He couldn’t take himself out of the equation. If he had experienced these economic problems, his method for dealing with it would be to cling to an illusory belief that would soothe his frustrations. Or at least, he thinks so. He’s a cosmopolitan person for whom all of these ideas he doesn’t like are unthinkable. He doesn’t know what it’s like to grow up with those ideas and really believe them. His statement suggests that he can’t really conceive of that possibility. Or that it might be an informed position, among a population in an economically depressed part of the country, to oppose free trade agreements.
His notion: Beliefs that I don’t like are not real in themselves and have some other cause. The result of an honest attempt at putting himself in someone else’s shoes. He didn’t mean to condescend. But if we don’t put ourselves in other people’s shoes on their terms (rather than ours), that is always the result.
Someone complimented me last week for not condescending to readers. I don’t know if that’s true — but I think I am being much more respectful of people if I take them at their word and assume that they are equal interlocutors than if I try to empathize with them. That way I’m arguing with people — and not with my idea of those people.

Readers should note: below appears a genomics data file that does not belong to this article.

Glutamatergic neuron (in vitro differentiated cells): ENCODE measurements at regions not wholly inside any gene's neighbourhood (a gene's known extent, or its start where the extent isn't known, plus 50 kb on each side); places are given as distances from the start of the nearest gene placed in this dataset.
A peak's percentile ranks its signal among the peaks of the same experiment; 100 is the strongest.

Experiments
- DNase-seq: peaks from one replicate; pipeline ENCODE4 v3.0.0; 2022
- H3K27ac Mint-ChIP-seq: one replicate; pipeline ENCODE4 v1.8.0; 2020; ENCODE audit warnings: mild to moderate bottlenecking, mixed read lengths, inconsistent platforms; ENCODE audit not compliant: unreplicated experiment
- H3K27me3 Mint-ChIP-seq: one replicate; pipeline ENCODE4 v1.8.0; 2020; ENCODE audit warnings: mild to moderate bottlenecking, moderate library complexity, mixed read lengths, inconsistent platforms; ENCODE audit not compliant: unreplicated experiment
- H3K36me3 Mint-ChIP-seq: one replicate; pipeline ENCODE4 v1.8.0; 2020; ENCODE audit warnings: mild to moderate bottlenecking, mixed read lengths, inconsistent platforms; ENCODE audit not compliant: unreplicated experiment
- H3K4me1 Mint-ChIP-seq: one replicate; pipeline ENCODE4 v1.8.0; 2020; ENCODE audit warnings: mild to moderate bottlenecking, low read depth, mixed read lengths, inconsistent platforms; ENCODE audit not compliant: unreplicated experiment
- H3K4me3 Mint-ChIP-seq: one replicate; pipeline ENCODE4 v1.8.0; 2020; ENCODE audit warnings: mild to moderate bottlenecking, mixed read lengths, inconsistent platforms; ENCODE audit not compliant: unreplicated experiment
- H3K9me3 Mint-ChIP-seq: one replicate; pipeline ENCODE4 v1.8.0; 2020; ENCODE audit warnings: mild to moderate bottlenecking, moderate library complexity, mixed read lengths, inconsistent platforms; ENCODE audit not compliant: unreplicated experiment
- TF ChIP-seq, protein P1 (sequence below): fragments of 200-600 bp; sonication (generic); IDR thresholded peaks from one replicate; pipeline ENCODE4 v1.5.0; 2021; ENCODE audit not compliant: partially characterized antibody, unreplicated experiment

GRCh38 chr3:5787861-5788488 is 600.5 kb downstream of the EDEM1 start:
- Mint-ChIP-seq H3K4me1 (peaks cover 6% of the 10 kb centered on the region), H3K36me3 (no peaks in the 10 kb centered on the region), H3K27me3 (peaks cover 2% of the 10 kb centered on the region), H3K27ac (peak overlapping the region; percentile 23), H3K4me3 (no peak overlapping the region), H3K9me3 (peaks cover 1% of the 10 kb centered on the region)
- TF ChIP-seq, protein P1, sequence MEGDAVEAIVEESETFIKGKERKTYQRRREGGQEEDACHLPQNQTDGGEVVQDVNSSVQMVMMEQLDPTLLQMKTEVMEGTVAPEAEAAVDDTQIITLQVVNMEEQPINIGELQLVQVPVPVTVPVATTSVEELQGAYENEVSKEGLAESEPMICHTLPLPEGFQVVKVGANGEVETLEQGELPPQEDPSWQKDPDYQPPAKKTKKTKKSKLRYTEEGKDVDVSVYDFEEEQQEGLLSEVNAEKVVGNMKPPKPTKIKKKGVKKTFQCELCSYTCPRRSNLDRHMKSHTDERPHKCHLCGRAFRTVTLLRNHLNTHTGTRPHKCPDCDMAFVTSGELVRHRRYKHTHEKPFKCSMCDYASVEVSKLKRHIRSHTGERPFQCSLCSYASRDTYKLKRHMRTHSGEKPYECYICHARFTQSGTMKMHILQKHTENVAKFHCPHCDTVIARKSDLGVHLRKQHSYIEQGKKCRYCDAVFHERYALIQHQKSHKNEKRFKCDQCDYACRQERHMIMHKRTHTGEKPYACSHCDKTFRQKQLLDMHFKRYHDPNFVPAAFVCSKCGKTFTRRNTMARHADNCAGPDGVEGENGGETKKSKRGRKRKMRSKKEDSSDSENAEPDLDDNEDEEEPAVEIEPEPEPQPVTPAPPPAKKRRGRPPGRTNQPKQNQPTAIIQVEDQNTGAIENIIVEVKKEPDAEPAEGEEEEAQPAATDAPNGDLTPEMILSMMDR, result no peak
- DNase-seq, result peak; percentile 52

One of the serious problems in this blog, I think, is that when I disagree with Richard Armitage, I’m ultimately disagreeing with an idea of him. I try to build the idea accurately based on evidence available, of course. Some people think I’ve built the wrong idea. But when they agree with him, they are also only agreeing with an idea. The problem of extrapolating from missing evidence affects every single fan.
Vignette 4: When empathy prevents understanding
So this gets me to the current situation in the U.S., because what liberals say about Trump voters mirrors what Obama said about people in rural Pennsylvania in 2008. To be fair, an entire century of political science, sociology, and historical research has come to similar conclusions: proto-fascist, populist, nativist individuals and movements in democracies often arise at moments of severe economic dislocation or perceived economic dislocation.
I think this is not entirely wrong, but it is reductionist. It assumes that the most important thing to all voters is a certain level of economic security. In essence, I think this is a class-based standpoint. It priorities a fear in the social groups that control the research that the most troubling thing about being poor to poor people is the economic aspect of poverty. Note that I’m not asserting that poor people are not troubled by their lack of financial stability. I’m simply saying that not every manifestation of what poor people think and say, whether politically or otherwise, is primarily determined by the fact of their economic problems.